Tag Archives: shined officer’s shoes

No More Spit in Soup

Story of the Day for Monday April 30, 2012

No More Spit in Soup

Do not repay anyone evil for evil . . . “If your enemy is hungry, feed him; if he’s thirsty, give him something to drink.”
Romans 12:17, 20

Ray Stedman recalled a story that took place during the Korean War. Some officers rented a house and hired a Korean boy to cook and do housework for them. He was a cheerful, good-natured young man, and the soldiers soon had a lot of fun playing practical jokes on him.

They would nail his shoes to the floor or balance a pail of water on the door so that when he opened it, the water would come splashing down on him.

But no matter how many tricks they played on him, he always took it with good humor.

The soldiers eventually started feeling bad about the mean tricks they were playing and sat down one day with the Korean boy.

“We’ve been doing all these mean things to you and you’ve taken it so nicely. We just want to apologize to you and tell you that we are never going to do those things again.”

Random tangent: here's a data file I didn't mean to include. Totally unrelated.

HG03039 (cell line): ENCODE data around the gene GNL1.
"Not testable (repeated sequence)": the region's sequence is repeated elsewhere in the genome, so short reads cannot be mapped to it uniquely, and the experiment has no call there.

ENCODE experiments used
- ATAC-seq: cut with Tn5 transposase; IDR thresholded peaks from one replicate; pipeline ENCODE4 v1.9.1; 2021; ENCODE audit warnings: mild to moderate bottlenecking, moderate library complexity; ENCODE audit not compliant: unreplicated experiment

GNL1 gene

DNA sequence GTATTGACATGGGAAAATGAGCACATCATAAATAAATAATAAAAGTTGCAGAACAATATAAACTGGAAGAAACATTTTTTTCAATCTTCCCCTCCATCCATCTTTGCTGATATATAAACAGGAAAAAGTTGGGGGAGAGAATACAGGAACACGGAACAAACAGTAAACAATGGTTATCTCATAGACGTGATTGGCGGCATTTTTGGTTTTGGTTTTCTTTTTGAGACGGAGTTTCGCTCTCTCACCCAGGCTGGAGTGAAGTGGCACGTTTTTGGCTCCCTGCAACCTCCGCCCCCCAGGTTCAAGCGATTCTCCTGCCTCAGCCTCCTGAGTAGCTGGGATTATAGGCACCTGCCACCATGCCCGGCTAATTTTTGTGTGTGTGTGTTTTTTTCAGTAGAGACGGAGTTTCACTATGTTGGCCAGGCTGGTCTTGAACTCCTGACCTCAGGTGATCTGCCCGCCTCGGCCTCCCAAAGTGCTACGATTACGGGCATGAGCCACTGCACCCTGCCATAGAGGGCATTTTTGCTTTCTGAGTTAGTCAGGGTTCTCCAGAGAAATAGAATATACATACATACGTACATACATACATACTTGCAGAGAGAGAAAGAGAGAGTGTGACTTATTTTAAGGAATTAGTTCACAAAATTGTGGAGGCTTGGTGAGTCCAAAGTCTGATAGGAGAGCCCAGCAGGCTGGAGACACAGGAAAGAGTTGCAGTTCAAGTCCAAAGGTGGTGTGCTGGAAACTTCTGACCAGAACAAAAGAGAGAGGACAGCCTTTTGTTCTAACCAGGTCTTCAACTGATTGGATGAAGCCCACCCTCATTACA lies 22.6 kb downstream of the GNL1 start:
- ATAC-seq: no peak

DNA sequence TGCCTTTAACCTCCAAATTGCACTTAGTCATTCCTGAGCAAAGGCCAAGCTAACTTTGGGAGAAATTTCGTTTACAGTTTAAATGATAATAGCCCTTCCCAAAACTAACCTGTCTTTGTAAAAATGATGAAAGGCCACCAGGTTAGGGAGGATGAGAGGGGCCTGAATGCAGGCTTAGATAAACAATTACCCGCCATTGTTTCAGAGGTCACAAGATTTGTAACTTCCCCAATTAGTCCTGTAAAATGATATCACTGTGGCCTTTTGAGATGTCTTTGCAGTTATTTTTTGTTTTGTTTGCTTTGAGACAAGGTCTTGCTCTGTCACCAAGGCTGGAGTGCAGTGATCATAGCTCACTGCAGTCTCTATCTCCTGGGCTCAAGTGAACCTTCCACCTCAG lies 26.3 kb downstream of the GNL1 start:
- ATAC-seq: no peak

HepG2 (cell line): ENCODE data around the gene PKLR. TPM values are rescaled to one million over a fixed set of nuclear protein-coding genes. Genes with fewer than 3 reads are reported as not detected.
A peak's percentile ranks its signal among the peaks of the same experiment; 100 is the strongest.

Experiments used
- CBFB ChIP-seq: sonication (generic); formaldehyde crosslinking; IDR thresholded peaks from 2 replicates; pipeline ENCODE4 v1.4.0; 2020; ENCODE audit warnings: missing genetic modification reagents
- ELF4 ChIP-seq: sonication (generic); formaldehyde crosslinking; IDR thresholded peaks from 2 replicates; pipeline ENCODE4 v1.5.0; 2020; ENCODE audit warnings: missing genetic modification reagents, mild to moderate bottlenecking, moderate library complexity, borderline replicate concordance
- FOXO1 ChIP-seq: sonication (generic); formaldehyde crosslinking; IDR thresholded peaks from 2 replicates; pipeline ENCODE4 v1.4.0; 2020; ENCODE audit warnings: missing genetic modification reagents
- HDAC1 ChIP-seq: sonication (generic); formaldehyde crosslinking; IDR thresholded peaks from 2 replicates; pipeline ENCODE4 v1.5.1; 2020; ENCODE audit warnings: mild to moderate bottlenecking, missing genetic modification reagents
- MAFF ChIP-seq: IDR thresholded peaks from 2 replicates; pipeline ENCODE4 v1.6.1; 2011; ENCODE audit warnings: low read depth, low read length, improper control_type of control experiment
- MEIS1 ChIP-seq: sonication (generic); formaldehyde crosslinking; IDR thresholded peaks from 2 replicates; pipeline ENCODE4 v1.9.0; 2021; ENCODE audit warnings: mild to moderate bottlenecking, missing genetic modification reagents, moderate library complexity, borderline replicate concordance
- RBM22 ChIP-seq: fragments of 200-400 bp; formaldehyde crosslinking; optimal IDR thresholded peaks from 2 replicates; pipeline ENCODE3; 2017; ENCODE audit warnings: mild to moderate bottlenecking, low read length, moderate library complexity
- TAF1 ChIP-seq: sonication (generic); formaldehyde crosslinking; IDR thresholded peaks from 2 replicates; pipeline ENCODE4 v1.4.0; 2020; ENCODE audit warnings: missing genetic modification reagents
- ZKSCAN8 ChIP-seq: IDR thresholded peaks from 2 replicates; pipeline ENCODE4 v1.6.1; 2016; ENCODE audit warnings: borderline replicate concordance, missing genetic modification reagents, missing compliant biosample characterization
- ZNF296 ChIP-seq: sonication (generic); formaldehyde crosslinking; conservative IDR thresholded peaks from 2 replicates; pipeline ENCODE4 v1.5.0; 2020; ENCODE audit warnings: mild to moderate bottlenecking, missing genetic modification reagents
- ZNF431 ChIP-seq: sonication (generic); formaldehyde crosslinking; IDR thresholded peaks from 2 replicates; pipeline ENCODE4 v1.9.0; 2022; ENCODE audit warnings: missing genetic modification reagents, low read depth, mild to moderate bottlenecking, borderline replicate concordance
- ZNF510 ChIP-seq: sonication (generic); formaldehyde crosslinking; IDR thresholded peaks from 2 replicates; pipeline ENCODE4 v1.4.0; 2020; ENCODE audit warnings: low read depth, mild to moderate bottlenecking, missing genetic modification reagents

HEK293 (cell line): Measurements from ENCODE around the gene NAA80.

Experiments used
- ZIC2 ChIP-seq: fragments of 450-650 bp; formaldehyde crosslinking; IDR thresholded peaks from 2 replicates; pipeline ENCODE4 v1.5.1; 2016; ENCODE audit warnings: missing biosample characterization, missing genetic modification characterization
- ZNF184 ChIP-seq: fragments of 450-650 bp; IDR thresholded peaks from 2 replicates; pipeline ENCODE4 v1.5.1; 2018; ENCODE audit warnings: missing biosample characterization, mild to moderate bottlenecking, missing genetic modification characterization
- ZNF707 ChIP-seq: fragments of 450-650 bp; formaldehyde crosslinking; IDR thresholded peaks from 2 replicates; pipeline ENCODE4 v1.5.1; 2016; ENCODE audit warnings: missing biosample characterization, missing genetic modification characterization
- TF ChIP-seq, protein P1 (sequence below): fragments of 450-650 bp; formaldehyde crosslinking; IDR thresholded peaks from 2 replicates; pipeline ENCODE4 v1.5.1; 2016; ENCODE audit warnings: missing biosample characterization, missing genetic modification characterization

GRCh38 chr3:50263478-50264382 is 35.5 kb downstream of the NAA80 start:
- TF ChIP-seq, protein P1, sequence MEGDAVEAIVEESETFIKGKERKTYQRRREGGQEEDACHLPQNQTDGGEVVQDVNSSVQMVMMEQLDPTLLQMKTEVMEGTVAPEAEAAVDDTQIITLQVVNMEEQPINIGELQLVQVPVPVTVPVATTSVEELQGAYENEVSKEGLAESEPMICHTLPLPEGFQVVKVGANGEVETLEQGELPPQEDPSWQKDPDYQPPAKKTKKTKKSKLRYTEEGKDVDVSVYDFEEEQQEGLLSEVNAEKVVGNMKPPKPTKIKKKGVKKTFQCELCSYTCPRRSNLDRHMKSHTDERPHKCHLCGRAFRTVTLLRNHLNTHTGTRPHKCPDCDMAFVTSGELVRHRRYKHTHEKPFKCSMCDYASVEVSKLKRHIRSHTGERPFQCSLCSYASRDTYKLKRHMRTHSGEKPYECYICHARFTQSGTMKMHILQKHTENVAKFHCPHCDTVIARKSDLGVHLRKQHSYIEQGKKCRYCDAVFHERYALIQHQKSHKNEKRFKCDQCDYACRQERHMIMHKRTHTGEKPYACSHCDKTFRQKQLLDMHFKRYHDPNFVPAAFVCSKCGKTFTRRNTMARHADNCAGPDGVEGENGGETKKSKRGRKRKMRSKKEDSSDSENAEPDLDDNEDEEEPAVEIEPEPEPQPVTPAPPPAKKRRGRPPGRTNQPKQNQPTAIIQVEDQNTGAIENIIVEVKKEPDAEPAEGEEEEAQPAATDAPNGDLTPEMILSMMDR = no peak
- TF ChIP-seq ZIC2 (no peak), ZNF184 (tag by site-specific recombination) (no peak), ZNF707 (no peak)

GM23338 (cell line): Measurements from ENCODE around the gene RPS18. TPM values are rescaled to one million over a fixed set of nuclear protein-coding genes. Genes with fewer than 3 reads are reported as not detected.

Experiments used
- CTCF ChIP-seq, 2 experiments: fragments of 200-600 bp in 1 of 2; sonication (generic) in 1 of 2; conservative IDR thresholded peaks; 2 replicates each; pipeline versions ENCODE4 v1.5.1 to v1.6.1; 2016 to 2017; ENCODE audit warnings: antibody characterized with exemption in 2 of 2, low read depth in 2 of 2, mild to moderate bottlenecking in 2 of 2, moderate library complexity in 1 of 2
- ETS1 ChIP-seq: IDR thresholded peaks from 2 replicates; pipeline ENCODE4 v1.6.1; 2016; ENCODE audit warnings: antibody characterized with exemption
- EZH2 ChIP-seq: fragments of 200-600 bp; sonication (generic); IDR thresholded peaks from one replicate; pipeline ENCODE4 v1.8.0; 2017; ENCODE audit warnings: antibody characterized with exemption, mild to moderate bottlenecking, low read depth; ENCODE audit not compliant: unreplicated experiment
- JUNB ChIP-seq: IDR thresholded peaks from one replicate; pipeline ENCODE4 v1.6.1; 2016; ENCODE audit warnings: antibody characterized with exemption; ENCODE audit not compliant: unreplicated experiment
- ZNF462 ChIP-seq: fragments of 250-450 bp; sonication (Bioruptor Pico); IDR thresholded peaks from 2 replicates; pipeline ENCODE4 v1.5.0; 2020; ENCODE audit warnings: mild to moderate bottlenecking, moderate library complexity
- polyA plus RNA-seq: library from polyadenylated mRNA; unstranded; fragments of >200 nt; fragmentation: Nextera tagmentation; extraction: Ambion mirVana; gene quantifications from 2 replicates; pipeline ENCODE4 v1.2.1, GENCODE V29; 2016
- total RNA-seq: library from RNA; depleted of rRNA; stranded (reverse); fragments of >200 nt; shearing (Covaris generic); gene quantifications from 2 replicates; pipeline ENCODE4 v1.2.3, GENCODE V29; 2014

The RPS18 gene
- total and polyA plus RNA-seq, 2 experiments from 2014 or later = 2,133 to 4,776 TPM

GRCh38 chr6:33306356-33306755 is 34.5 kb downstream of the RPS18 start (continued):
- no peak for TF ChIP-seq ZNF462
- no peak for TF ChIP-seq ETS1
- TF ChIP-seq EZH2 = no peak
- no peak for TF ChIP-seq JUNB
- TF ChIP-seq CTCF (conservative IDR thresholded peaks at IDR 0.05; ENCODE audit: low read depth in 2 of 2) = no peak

“You mean no more nail shoes to floor?”

“No more,” they assured him.

“You mean no more water on door?”

“No more.”

“Okay, then,” he said, “no more spit in soup.”

Isn’t retaliation wonderful? It gets us through the tough times in life by giving us the satisfaction of knowing we have evened the score.

We enjoy “pay back time.”  If we didn’t, Hollywood would go belly up, because “getting even” is a major theme of movies.

The logic of retaliation is to “fight fire with fire.” But, if you fight fire with fire, what do you have more of? You have more fire.

If you fight evil with evil, what do you have more of?

Jesus came up with a wild, radical notion. He thinks you should fight fire with water.  You fight evil with love.

Dr. J. Stuart Holden conducted worship services for the British Highland Regiment. While in Egypt, a sergeant told him how he became a believer.

“A private became a Christian while we were in Malta,” the sergeant told Holden. One night, the private came in exhausted, but took the time to kneel outside his tent to pray.

Annoyed by this, the sergeant said he took off his muddy boots and slapped the soldier on the side of the head. But he just went on praying.

The next morning the sergeants awoke to find his boots by his tent, cleaned and polished.

“That,” the sergeant said, “was his reply to me . . . I was saved that day.”

                                    (copyright by climbinghigher.org and by Marty Kaarre)